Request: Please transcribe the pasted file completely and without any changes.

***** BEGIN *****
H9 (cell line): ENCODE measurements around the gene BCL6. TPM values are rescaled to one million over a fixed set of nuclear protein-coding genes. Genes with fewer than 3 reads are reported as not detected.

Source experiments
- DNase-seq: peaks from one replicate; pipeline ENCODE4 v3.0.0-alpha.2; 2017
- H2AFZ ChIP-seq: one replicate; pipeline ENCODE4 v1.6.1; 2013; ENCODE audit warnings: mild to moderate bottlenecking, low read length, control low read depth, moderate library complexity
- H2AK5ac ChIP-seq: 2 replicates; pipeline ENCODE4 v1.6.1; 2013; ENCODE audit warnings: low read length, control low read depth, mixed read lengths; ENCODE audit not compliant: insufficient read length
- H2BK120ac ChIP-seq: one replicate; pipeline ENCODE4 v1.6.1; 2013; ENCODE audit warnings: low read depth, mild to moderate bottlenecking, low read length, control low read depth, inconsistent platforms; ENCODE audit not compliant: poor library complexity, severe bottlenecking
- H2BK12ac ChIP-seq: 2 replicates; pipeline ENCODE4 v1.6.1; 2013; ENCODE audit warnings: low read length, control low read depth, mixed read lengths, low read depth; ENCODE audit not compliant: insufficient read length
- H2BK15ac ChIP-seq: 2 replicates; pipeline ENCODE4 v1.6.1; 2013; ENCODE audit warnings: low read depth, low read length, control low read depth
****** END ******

H9 (cell line): ENCODE measurements around the gene BCL6. TPM values are rescaled to one million over a fixed set of nuclear protein-coding genes. Genes with fewer than 3 reads are reported as not detected.

Source experiments
- DNase-seq: peaks from one replicate; pipeline ENCODE4 v3.0.0-alpha.2; 2017
- H2AFZ ChIP-seq: one replicate; pipeline ENCODE4 v1.6.1; 2013; ENCODE audit warnings: mild to moderate bottlenecking, low read length, control low read depth, moderate library complexity
- H2AK5ac ChIP-seq: 2 replicates; pipeline ENCODE4 v1.6.1; 2013; ENCODE audit warnings: low read length, control low read depth, mixed read lengths; ENCODE audit not compliant: insufficient read length
- H2BK120ac ChIP-seq: one replicate; pipeline ENCODE4 v1.6.1; 2013; ENCODE audit warnings: low read depth, mild to moderate bottlenecking, low read length, control low read depth, inconsistent platforms; ENCODE audit not compliant: poor library complexity, severe bottlenecking
- H2BK12ac ChIP-seq: 2 replicates; pipeline ENCODE4 v1.6.1; 2013; ENCODE audit warnings: low read length, control low read depth, mixed read lengths, low read depth; ENCODE audit not compliant: insufficient read length
- H2BK15ac ChIP-seq: 2 replicates; pipeline ENCODE4 v1.6.1; 2013; ENCODE audit warnings: low read depth, low read length, control low read depth